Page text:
Prior to the widespread use of web pages that allow site visitors to create an account (an identity) on that host system, most security professionals and organizational managers thought of IM and AAA as happening on two very different time scales, or as driven by two very different types of events:
IM activities were viewed as being driven by large-scale events, such as joining the organization, going through a major change in roles or job responsibilities, and then leaving the organization.
AAA activities then occur on a real-time basis with every connection (sign-on) attempt and every access request to resources made by any one of the accounts and user IDs created for that person.
As the concept of identity management has had to expand to include nonhuman users and entities, this view of IM and AAA time horizons has changed in related ways. A company hires human users and acquires endpoints or server devices. It signs partnership agreements with other organizations to set up federated access control mechanisms so that both can share information assets in controlled, secure ways. Each of these are IM activities that happen once (or a few times) in the lifecycle of that entity’s relationship with the organization. And just as a human user might go through a thousand resource access attempts during a single workday (or even in a short session), so too might a nonhuman entity performing its assigned or allowed tasks.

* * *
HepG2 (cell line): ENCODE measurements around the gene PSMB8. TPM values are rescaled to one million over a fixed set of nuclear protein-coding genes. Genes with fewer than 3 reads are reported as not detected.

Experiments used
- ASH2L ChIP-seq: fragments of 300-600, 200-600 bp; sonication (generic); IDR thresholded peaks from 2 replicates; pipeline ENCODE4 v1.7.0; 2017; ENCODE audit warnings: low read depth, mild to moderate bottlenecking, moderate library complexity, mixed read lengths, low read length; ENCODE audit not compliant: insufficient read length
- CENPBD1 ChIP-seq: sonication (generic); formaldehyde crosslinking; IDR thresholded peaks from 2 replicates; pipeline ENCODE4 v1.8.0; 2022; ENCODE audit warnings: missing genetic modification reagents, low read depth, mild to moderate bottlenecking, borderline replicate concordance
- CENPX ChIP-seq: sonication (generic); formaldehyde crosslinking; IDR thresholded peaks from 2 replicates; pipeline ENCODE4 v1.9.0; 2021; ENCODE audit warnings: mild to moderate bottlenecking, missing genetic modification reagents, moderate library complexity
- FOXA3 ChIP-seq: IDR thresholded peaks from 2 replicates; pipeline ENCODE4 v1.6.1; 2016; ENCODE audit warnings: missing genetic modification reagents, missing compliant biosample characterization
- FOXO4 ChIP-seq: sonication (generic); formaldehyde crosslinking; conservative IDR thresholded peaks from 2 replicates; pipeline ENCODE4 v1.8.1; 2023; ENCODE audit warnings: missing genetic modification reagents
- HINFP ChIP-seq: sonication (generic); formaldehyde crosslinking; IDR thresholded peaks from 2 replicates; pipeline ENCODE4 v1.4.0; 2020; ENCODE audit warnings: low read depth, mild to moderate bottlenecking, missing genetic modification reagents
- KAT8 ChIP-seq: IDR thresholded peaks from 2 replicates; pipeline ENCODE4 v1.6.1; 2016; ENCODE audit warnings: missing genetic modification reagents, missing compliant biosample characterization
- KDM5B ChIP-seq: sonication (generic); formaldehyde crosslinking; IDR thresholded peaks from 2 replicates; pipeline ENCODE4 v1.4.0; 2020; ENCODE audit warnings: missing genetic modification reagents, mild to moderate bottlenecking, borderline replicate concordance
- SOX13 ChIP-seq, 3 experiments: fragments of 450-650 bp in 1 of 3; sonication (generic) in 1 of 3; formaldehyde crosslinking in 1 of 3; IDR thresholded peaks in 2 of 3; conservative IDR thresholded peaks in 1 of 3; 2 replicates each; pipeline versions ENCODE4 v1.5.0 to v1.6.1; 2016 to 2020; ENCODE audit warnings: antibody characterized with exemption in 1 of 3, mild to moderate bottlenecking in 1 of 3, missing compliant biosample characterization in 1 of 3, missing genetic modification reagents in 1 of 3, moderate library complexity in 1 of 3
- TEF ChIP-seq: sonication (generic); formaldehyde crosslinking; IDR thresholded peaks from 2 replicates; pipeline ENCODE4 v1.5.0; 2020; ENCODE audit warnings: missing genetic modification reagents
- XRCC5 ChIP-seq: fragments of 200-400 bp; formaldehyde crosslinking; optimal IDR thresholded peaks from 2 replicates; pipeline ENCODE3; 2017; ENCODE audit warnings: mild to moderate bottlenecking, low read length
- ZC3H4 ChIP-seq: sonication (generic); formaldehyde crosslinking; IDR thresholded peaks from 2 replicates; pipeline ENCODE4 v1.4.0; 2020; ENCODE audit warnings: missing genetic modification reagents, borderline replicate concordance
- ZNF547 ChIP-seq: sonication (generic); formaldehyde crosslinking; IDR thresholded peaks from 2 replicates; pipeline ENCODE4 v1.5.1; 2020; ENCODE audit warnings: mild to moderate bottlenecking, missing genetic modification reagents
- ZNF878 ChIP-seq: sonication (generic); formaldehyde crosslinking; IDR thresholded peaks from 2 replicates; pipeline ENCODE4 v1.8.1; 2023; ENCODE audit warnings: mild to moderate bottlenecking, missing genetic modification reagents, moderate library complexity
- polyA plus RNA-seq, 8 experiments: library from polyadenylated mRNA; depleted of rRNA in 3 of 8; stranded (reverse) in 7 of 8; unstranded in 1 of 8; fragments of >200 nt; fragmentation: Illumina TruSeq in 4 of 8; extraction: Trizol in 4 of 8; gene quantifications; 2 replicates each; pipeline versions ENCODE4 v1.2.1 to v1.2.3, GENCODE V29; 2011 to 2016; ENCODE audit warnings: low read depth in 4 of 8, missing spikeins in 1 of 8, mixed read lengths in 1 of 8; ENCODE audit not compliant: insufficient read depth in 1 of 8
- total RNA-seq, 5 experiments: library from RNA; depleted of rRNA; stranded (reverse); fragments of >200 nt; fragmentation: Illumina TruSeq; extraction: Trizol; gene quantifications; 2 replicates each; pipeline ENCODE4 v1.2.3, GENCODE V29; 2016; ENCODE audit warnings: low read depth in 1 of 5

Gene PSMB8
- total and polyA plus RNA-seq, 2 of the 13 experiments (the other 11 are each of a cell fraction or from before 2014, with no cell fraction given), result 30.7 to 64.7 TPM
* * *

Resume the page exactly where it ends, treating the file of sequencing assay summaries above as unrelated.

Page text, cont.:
- Module 4: Implement and Maintain Authentication Methods
- The implementation of access management contains its own challenges. Audits in many organizations often reveal that the identity management processes used are flawed, resulting in many users who have access permissions that they have accumulated over the years that are not aligned with their current business needs. This is a problem where privacy regulations require accountability and tracking of access permissions, and it can lead to financial penalties, security breaches, and embarrassment for the organization. The idea of an identity and access management (IAM) system is to automate the process and reduce the administrative overhead, while improving reporting and the ability to monitor the access levels granted to users. Some of the features of IAM systems include an automated process for users to request and be granted access to systems, a streamlined process for new users and for password resets.
- Module 5: Chapter 2 Review
- It’s not an exaggeration to say that access control is the heart of the information systems security problem. Everything we do as security professionals drives down to this problem set; risk management sets requirements for access control to achieve, and the design, configuration, and operation of the information infrastructures the organization uses must reflect the access control decisions that have been made.
Access control technologies may very well represent the most hotly contested “real estate” in the battle between cyber defenders and cyberattackers.
This chapter has provided you with a rich, detailed, and in-depth orientation and introduction to many aspects of the access control need and problem, while it has also shown you ways to solve that problem and address that need.